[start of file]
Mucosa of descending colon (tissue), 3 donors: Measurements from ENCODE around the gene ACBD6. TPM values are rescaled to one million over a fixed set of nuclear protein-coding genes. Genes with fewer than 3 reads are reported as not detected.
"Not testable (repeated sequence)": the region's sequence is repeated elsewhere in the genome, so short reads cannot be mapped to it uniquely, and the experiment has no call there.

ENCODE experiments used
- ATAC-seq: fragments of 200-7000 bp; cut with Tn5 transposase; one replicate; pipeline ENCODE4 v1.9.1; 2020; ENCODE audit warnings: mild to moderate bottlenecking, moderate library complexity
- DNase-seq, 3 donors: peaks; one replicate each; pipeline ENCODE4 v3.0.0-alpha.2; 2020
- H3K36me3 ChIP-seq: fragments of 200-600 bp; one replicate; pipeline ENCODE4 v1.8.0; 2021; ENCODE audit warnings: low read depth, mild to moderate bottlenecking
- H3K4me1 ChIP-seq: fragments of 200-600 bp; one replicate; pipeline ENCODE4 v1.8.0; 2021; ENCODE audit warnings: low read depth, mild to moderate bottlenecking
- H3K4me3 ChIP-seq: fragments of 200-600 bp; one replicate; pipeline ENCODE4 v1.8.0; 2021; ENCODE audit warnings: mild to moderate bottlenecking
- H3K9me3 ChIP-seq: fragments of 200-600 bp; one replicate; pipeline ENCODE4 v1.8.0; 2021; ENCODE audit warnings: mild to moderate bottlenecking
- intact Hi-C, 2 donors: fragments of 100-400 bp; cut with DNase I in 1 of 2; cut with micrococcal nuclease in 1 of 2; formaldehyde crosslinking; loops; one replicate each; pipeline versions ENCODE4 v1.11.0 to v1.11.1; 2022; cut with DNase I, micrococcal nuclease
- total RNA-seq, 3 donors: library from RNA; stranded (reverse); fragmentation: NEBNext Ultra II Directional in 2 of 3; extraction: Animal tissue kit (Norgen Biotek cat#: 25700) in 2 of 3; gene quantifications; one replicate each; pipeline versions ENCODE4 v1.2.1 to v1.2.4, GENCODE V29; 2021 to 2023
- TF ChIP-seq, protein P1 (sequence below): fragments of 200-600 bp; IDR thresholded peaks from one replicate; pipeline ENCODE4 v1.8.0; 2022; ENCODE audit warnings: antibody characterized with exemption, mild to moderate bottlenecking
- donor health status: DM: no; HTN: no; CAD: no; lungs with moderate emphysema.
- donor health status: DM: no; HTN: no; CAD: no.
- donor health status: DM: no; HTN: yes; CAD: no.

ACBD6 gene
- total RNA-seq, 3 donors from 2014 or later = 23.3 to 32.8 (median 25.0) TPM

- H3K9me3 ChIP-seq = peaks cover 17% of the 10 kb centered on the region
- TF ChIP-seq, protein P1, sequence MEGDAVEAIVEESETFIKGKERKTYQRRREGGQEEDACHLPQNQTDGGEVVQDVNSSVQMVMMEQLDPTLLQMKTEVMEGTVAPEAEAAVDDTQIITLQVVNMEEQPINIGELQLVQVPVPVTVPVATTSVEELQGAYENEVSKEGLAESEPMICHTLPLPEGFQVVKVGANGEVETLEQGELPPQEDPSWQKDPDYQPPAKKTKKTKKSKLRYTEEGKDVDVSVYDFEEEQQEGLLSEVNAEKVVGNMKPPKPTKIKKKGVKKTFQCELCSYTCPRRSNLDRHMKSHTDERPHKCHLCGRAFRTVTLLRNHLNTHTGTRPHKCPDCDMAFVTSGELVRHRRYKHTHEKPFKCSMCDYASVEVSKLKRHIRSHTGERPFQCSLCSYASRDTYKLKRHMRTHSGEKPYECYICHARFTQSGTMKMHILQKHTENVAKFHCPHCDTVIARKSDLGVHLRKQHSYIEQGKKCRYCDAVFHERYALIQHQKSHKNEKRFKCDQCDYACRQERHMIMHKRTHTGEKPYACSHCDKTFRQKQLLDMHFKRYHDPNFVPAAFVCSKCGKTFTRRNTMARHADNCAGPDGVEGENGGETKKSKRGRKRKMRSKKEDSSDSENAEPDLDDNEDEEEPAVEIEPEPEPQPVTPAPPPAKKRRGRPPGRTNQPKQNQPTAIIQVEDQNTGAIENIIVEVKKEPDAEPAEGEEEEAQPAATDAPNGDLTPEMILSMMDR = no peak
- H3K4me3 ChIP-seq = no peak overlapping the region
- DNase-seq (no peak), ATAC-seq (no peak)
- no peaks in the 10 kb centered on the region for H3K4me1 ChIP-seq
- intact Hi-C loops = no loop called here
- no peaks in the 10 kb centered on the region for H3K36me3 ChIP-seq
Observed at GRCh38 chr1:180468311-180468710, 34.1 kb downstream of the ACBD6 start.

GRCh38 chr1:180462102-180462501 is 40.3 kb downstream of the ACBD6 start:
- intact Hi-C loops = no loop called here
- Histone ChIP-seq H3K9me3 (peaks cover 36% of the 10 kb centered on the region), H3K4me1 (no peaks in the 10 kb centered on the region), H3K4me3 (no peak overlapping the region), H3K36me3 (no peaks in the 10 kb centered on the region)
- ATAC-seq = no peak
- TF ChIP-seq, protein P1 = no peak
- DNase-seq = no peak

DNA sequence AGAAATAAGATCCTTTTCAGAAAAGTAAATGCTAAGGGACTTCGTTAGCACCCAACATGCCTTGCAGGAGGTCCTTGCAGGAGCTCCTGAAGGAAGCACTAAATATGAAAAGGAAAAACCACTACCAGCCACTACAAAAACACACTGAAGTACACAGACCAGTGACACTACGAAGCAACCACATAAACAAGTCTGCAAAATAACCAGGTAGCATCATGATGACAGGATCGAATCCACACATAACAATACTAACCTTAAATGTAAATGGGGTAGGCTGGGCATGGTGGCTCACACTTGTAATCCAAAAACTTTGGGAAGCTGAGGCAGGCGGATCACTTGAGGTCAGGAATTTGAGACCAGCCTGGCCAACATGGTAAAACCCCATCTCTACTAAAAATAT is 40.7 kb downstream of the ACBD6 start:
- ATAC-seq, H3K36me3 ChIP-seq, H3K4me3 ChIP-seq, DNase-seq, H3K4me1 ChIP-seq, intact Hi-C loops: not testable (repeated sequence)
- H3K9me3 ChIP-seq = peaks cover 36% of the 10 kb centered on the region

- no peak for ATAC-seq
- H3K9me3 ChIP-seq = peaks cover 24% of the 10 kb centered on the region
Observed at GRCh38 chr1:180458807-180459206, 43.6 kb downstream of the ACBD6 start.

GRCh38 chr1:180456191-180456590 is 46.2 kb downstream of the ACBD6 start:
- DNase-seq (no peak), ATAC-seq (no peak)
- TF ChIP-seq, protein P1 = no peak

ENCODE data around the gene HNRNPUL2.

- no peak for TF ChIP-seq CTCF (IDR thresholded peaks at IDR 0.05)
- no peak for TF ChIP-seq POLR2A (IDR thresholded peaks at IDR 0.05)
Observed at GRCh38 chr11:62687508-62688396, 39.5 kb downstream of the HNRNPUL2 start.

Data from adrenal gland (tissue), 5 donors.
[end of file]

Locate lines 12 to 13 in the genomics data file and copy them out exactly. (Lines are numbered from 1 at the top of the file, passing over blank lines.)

- TF ChIP-seq, protein P1 (sequence below): fragments of 200-600 bp; IDR thresholded peaks from one replicate; pipeline ENCODE4 v1.8.0; 2022; ENCODE audit warnings: antibody characterized with exemption, mild to moderate bottlenecking
- donor health status: DM: no; HTN: no; CAD: no; lungs with moderate emphysema.